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Liminality

July 1, 2021

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We are mamas and birth workers who decided to do birth differently– and bring others along with us. We are kind, fun to work with, and great at (lovingly) calling people on their bullshit when necessary. With 11 children and 16 years of midwifery between us, we’ve learned a thing or two along the way, and Indie Birth is our space to share it all with you.

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Liminality
Jaden Graham

If there is one lesson to remind The Fool1, it’s this:
Take a pause before you leap
Take a breath
Collect that which you choose
To bring on your journey into the void
And the leave the rest
Don’t look back on the should’ves and could’ves of
This long, strange trip2 –
For gone are the days2
Of pointless fantasy
On what this path I’m walking would’ve looked like
If I was younger
Childless
Able to think faster
Move quicker
Retain this knowledge quicker and
Sooner
Yes, gone are those days of
Fast tracking my destiny
Of not embracing this
Liminal space
I occupy
Hold
And find myself in
The quietude3 of my soul’s calling
So…
Don’t look back
But rather
Reflect
And reminisce
And remember
All of the moments
And choices
That led up
To where I find myself now
On this ever unfolding and unfurling
Spiral
Gather these teachings
“Good” and “bad”
Painful and pleasurable
Profound and seemingly dull
And wrap them up
In a red, silk scarf you’ll use as your sack
Tie it tightly
At the end of your wand
So as to not spill out
But not too tight
As to be unable to
Unravel,
Open,
And share
With your fellow dreamers,
Weavers of this new
Yet ancient
World
Now
Look across and forward
Set your gaze to the north
On the water bearer 4
Pouring milk and honey
Into the river
Which feeds Mother Ocean
From a copper vessel
Who is she?
Pear shaped and light caramel skin
Eyes and hair of rich, fertile earth
Who is she?
With a crown of sunflowers
Radiating beauty
Like the golden gown
That adorns her heavenly body
Who is she?
Draped in seashells5
Jade6
Kissed by dirt on her fingernails and face
Who is she?
Bell sleeved, bell bottomed
Child of wonder
Standing small but mighty
Beneath the waxing half moon
And towering Ocotillo blossoms7
Who is she?
Who is she?
This is she…
THIS. IS. SHE…
She is mother
She is lover
She is weaver
And the thread
She is magic
She is muse
She is with women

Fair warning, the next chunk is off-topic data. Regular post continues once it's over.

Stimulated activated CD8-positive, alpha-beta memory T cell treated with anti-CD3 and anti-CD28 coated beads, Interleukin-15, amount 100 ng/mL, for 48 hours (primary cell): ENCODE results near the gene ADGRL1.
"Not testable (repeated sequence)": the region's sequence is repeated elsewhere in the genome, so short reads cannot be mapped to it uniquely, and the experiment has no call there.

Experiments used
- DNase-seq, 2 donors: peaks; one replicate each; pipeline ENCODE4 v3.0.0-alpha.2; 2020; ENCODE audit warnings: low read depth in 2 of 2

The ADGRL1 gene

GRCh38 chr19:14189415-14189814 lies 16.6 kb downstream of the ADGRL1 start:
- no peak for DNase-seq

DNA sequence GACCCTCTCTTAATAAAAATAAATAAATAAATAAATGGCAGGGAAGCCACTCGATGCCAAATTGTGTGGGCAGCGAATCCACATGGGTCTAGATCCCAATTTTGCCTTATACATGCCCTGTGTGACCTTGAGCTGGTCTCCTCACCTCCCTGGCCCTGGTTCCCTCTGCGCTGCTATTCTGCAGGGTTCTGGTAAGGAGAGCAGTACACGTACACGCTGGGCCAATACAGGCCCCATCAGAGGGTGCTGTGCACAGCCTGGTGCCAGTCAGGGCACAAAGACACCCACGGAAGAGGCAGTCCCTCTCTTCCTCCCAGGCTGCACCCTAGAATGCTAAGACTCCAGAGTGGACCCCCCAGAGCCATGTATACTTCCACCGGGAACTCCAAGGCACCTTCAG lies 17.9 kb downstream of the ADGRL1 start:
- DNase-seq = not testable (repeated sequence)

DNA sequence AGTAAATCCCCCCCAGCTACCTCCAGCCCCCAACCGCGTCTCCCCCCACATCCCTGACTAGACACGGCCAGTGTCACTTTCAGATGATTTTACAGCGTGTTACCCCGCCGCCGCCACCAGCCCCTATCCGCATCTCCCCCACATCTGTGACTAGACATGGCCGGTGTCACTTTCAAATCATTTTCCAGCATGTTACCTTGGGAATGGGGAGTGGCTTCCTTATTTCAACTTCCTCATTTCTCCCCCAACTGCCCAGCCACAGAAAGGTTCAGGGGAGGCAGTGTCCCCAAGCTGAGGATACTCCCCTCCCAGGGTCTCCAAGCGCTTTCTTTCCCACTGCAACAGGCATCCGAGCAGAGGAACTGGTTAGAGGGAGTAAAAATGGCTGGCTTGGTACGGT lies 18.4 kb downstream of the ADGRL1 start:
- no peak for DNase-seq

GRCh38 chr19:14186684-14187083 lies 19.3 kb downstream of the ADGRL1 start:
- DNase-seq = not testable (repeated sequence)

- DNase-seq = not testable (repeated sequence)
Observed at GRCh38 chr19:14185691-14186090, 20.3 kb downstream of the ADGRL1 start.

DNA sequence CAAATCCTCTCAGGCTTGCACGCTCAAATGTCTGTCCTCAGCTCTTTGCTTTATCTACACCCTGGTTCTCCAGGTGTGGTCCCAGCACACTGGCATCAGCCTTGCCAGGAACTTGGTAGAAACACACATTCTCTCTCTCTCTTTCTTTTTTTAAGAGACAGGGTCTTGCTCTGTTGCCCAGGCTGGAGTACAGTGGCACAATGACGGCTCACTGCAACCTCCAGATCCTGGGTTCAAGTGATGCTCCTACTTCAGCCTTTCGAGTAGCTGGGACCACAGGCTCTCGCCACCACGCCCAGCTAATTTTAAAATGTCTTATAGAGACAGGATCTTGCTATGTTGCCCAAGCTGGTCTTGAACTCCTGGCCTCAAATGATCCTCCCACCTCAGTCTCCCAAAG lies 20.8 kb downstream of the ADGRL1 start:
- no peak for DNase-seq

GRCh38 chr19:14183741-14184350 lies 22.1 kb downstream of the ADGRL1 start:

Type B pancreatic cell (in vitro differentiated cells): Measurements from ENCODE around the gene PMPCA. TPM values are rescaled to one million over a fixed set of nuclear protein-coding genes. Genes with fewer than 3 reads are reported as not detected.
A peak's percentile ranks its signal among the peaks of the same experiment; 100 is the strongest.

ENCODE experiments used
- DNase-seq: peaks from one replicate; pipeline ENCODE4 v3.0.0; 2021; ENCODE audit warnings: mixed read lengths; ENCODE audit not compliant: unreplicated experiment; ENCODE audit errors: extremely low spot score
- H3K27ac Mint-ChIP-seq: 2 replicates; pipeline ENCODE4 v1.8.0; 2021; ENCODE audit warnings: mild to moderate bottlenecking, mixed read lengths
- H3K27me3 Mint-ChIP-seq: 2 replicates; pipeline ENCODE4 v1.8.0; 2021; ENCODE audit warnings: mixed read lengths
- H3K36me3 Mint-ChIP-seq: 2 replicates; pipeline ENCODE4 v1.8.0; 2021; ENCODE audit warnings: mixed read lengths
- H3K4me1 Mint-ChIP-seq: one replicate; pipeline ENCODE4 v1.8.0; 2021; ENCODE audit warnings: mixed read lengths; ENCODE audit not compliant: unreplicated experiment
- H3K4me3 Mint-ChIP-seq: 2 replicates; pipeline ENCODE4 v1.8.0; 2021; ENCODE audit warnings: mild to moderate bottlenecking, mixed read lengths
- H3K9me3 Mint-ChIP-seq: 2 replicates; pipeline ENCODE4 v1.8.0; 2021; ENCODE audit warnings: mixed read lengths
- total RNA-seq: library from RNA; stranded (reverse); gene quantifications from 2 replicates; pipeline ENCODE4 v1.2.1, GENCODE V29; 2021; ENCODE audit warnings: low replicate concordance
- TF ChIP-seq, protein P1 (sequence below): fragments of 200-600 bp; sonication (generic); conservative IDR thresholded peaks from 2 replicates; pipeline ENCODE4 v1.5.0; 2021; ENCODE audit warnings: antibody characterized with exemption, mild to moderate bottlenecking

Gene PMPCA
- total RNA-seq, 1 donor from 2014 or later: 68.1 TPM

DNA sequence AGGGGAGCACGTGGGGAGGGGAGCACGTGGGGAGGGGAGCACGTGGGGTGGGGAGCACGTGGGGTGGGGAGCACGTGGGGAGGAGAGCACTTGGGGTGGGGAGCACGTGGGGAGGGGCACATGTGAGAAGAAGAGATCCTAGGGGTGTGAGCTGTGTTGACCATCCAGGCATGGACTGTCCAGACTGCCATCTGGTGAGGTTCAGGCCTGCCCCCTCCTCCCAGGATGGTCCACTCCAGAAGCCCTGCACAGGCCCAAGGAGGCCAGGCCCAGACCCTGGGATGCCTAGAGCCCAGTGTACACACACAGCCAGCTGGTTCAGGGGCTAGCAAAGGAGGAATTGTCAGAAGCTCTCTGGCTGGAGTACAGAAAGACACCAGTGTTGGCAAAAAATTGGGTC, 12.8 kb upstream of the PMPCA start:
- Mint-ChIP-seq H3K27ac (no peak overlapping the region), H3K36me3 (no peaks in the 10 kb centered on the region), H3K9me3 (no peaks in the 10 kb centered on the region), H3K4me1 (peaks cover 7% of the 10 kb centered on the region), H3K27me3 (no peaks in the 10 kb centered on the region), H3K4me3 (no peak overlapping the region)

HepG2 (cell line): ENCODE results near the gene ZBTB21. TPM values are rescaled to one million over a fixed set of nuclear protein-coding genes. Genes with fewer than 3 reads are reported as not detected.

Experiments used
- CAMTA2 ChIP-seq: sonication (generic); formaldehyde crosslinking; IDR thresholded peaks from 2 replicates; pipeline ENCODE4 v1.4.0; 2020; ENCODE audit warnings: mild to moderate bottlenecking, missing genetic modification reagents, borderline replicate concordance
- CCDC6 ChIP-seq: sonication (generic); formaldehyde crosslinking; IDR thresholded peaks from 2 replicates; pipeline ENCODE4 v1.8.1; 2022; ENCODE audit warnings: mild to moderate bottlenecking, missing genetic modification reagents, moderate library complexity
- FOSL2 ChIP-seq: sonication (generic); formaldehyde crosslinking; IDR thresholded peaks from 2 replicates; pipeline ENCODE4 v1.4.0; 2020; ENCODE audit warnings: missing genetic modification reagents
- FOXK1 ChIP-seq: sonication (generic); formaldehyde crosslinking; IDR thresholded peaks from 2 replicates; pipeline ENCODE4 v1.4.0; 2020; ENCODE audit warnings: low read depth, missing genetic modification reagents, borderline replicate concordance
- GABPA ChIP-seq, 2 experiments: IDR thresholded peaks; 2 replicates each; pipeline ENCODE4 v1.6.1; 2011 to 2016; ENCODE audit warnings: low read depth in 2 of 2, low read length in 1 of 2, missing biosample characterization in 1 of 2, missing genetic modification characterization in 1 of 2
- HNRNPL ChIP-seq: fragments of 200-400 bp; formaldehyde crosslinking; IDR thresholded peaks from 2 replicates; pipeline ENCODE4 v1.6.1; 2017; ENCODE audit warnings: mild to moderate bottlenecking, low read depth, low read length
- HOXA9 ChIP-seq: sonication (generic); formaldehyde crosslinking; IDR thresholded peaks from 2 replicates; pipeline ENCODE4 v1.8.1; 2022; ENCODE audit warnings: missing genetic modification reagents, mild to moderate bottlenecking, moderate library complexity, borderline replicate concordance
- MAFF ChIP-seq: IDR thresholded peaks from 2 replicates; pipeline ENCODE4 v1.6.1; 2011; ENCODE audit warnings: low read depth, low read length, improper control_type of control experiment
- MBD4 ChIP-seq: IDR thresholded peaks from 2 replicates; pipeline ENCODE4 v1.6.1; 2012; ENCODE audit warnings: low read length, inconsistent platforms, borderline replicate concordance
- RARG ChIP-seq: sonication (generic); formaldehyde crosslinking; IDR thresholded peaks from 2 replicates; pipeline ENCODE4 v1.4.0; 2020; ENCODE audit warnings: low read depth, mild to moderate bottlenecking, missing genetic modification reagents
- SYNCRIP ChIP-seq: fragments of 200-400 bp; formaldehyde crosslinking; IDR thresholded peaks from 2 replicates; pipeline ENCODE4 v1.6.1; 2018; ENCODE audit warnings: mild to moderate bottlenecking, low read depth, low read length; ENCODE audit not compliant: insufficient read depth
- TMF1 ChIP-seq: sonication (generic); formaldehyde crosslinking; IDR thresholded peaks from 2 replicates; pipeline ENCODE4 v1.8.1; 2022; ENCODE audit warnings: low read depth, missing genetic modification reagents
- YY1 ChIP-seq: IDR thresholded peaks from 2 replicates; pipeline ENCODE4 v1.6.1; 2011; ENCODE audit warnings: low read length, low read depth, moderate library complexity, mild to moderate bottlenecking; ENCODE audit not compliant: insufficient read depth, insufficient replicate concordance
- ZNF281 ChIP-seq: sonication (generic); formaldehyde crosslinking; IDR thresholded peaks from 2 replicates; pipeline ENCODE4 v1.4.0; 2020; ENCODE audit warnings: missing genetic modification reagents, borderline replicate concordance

And here for herself
She is mestiza8
Soy la huesera9
She is the maiden10
And the crone10
She is the wellspring
And the desert
She is persistence
She is resilience
She is daughter
And the dreams of her ancestors
She is her grandmothers
Her grandmothers’ mothers
Her great-great grandmother
And all of her abuelas
She is future midwife
She is partera11
She is trailblazer
She…knows herself.
Now pause
And begin again
Look deeply at this
Familiar stranger
She is myth
And she is you –
If you want and will her to be…
The incomparable Octavia Butler12 once wrote:
“As wind,
as water,
as fire,
as life,
God
Is both creative and destructive,
Demanding and yielding,
Sculptor and clay.
God is infinite potential:
God is change…
All that you touch
You change.
All that you change
Changes you.
The only lasting truth
Is change.
God
Is change.”13
Nothing is eternally
Fixed in the stars
Much less a tree
Rooted so deep
That nature so powerful
And so fierce
By divine circumstance
Couldn’t shake it up
You can build a fortress14
Only to have a wildfire14
Burn it to the ground14
But in the ashes and rubble14
Lies a raw and naked truth14
Another possibility14
Another path14
Another blank canvas to paint your unbound destiny14
Upon14
Life is impermanence14
And so it is…14
So…
Now…
Pause
Take another breath
See this woman across the way
Your potential
Your aspiration
For the person you wish to be
Focus
Your gaze
On the ground beneath her feet
This is your landing space
Your chosen destination
Stone and sand
Solid and steep
Firm and jagged
Now leap
So high and boldly
Or swim if the current suits your fancy
If you land with feet firmly planted
Bravo!
If you fall, you fall alone
But you always
Get
Back
Up
For even if the net underneath
Is merely an
Illusion
Who are you if you never
Jump?

Notes